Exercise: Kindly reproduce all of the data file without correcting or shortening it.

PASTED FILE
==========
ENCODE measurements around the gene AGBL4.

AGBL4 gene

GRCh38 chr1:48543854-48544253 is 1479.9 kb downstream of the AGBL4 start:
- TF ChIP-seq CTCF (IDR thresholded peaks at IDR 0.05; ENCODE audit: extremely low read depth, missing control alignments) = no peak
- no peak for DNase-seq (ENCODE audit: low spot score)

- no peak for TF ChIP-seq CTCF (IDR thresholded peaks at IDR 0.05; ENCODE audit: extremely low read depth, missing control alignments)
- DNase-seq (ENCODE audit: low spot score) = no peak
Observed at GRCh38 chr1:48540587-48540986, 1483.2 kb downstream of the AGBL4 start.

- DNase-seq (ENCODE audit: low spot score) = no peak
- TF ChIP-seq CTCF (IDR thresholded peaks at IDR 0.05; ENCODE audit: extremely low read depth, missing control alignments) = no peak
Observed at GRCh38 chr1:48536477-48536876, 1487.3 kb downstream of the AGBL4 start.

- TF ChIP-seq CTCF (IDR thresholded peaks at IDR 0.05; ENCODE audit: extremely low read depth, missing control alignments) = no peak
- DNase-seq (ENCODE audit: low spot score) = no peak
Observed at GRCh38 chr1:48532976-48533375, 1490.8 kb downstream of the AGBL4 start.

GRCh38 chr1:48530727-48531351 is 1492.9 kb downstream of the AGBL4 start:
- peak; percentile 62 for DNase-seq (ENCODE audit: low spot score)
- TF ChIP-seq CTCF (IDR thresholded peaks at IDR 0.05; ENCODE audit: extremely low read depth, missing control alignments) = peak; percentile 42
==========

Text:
ENCODE measurements around the gene AGBL4.

AGBL4 gene

GRCh38 chr1:48543854-48544253 is 1479.9 kb downstream of the AGBL4 start:
- TF ChIP-seq CTCF (IDR thresholded peaks at IDR 0.05; ENCODE audit: extremely low read depth, missing control alignments) = no peak
- no peak for DNase-seq (ENCODE audit: low spot score)

- no peak for TF ChIP-seq CTCF (IDR thresholded peaks at IDR 0.05; ENCODE audit: extremely low read depth, missing control alignments)
- DNase-seq (ENCODE audit: low spot score) = no peak
Observed at GRCh38 chr1:48540587-48540986, 1483.2 kb downstream of the AGBL4 start.

- DNase-seq (ENCODE audit: low spot score) = no peak
- TF ChIP-seq CTCF (IDR thresholded peaks at IDR 0.05; ENCODE audit: extremely low read depth, missing control alignments) = no peak
Observed at GRCh38 chr1:48536477-48536876, 1487.3 kb downstream of the AGBL4 start.

- TF ChIP-seq CTCF (IDR thresholded peaks at IDR 0.05; ENCODE audit: extremely low read depth, missing control alignments) = no peak
- DNase-seq (ENCODE audit: low spot score) = no peak
Observed at GRCh38 chr1:48532976-48533375, 1490.8 kb downstream of the AGBL4 start.

GRCh38 chr1:48530727-48531351 is 1492.9 kb downstream of the AGBL4 start:
- peak; percentile 62 for DNase-seq (ENCODE audit: low spot score)
- TF ChIP-seq CTCF (IDR thresholded peaks at IDR 0.05; ENCODE audit: extremely low read depth, missing control alignments) = peak; percentile 42